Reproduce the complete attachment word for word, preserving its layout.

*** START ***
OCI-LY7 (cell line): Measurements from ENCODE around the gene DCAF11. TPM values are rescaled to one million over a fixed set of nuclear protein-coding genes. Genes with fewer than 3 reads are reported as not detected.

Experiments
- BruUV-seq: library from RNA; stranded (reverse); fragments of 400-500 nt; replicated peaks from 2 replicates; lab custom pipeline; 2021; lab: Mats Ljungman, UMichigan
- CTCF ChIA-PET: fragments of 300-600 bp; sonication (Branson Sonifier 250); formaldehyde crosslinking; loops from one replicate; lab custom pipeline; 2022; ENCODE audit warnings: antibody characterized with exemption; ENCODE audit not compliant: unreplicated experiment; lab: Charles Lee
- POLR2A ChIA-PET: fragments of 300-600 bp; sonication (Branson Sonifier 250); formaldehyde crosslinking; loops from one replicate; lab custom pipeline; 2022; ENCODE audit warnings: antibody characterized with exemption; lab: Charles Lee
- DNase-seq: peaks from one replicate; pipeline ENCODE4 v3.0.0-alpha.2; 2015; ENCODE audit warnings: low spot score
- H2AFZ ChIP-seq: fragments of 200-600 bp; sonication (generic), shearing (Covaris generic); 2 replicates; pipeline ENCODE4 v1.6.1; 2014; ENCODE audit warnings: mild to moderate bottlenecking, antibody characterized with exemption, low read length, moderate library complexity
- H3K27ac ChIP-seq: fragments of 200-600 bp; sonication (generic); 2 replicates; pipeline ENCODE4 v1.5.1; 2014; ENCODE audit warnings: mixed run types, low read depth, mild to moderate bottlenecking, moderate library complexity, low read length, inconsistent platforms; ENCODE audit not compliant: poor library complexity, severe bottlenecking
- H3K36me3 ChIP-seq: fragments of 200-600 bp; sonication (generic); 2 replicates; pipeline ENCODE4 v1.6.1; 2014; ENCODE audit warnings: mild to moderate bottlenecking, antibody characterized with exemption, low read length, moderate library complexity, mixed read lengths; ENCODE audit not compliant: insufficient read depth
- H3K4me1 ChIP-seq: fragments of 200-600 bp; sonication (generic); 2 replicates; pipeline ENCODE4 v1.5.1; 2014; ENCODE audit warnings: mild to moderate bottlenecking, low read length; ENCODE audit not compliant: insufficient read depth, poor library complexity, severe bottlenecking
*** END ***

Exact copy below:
OCI-LY7 (cell line): Measurements from ENCODE around the gene DCAF11. TPM values are rescaled to one million over a fixed set of nuclear protein-coding genes. Genes with fewer than 3 reads are reported as not detected.

Experiments
- BruUV-seq: library from RNA; stranded (reverse); fragments of 400-500 nt; replicated peaks from 2 replicates; lab custom pipeline; 2021; lab: Mats Ljungman, UMichigan
- CTCF ChIA-PET: fragments of 300-600 bp; sonication (Branson Sonifier 250); formaldehyde crosslinking; loops from one replicate; lab custom pipeline; 2022; ENCODE audit warnings: antibody characterized with exemption; ENCODE audit not compliant: unreplicated experiment; lab: Charles Lee
- POLR2A ChIA-PET: fragments of 300-600 bp; sonication (Branson Sonifier 250); formaldehyde crosslinking; loops from one replicate; lab custom pipeline; 2022; ENCODE audit warnings: antibody characterized with exemption; lab: Charles Lee
- DNase-seq: peaks from one replicate; pipeline ENCODE4 v3.0.0-alpha.2; 2015; ENCODE audit warnings: low spot score
- H2AFZ ChIP-seq: fragments of 200-600 bp; sonication (generic), shearing (Covaris generic); 2 replicates; pipeline ENCODE4 v1.6.1; 2014; ENCODE audit warnings: mild to moderate bottlenecking, antibody characterized with exemption, low read length, moderate library complexity
- H3K27ac ChIP-seq: fragments of 200-600 bp; sonication (generic); 2 replicates; pipeline ENCODE4 v1.5.1; 2014; ENCODE audit warnings: mixed run types, low read depth, mild to moderate bottlenecking, moderate library complexity, low read length, inconsistent platforms; ENCODE audit not compliant: poor library complexity, severe bottlenecking
- H3K36me3 ChIP-seq: fragments of 200-600 bp; sonication (generic); 2 replicates; pipeline ENCODE4 v1.6.1; 2014; ENCODE audit warnings: mild to moderate bottlenecking, antibody characterized with exemption, low read length, moderate library complexity, mixed read lengths; ENCODE audit not compliant: insufficient read depth
- H3K4me1 ChIP-seq: fragments of 200-600 bp; sonication (generic); 2 replicates; pipeline ENCODE4 v1.5.1; 2014; ENCODE audit warnings: mild to moderate bottlenecking, low read length; ENCODE audit not compliant: insufficient read depth, poor library complexity, severe bottlenecking